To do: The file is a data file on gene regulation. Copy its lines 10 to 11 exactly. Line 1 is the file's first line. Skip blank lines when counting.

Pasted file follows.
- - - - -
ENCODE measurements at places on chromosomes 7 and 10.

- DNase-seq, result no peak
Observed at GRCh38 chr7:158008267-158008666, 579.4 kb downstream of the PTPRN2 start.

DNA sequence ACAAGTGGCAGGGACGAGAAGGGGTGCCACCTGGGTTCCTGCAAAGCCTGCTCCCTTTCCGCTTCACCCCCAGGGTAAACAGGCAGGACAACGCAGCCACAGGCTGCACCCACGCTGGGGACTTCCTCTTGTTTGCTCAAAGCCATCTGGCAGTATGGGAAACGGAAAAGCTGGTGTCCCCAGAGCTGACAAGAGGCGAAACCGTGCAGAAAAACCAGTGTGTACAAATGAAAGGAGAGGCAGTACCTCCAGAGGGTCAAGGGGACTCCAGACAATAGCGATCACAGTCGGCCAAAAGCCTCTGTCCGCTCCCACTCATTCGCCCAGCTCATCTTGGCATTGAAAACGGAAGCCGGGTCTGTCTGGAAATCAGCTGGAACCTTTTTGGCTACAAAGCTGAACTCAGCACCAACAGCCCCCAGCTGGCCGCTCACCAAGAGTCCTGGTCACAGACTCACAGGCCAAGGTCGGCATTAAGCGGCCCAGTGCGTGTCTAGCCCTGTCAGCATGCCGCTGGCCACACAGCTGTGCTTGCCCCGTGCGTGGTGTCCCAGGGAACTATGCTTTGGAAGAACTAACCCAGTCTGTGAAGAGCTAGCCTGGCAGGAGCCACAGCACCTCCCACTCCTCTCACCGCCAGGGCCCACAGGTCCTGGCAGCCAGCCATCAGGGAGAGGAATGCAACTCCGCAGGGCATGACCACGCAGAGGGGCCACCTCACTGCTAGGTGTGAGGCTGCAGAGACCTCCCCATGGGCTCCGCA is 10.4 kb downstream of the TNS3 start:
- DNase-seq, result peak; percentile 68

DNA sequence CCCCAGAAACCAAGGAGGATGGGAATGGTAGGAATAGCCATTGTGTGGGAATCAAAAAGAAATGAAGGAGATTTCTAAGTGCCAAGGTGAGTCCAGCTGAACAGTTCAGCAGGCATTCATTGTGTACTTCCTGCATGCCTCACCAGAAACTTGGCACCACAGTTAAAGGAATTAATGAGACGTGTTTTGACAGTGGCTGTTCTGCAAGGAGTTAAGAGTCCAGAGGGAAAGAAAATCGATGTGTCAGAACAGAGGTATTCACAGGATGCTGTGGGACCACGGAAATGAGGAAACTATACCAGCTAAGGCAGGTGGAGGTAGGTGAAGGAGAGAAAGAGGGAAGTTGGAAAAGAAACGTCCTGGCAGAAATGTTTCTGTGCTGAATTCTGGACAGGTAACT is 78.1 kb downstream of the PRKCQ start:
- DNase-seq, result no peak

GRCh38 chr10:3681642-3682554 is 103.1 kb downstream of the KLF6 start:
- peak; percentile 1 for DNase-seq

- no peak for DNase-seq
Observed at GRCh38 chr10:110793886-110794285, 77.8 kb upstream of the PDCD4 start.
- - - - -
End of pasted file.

- no peak for DNase-seq
Observed at GRCh38 chr10:110793886-110794285, 77.8 kb upstream of the PDCD4 start.